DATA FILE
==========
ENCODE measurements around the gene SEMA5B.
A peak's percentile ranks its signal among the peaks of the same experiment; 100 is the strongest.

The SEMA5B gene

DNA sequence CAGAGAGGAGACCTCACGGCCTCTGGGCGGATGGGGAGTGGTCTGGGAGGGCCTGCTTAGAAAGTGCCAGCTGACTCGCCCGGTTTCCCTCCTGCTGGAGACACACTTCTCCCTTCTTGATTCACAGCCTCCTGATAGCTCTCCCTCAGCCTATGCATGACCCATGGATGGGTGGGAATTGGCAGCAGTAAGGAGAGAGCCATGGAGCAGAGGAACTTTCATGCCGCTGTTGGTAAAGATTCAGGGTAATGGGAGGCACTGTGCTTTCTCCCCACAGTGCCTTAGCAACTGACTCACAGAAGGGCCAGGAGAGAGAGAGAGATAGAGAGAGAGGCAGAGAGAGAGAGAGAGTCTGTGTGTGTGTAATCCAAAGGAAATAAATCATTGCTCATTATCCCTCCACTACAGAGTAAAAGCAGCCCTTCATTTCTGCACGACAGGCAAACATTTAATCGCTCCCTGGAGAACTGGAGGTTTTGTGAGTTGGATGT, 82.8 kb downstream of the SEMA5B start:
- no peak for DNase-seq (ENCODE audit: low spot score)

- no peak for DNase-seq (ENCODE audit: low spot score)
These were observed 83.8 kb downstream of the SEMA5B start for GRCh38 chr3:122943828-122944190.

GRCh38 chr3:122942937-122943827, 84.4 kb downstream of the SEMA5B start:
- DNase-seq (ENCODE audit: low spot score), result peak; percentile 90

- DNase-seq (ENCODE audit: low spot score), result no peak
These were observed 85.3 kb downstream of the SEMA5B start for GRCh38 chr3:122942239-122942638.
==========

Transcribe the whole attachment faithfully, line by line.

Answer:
ENCODE measurements around the gene SEMA5B.
A peak's percentile ranks its signal among the peaks of the same experiment; 100 is the strongest.

The SEMA5B gene

DNA sequence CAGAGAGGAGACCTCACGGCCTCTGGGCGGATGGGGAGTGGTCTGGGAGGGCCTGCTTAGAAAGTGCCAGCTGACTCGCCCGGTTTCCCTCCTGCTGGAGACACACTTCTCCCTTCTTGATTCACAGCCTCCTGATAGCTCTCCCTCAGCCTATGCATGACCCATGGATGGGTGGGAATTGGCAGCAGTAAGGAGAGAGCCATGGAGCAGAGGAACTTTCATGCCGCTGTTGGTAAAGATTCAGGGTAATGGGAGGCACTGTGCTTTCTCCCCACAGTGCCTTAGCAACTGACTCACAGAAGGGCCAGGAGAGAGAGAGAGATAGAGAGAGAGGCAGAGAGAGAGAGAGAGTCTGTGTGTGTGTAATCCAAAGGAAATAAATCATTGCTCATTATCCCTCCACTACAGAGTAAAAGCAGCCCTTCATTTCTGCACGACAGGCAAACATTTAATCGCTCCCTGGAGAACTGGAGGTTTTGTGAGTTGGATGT, 82.8 kb downstream of the SEMA5B start:
- no peak for DNase-seq (ENCODE audit: low spot score)

- no peak for DNase-seq (ENCODE audit: low spot score)
These were observed 83.8 kb downstream of the SEMA5B start for GRCh38 chr3:122943828-122944190.

GRCh38 chr3:122942937-122943827, 84.4 kb downstream of the SEMA5B start:
- DNase-seq (ENCODE audit: low spot score), result peak; percentile 90

- DNase-seq (ENCODE audit: low spot score), result no peak
These were observed 85.3 kb downstream of the SEMA5B start for GRCh38 chr3:122942239-122942638.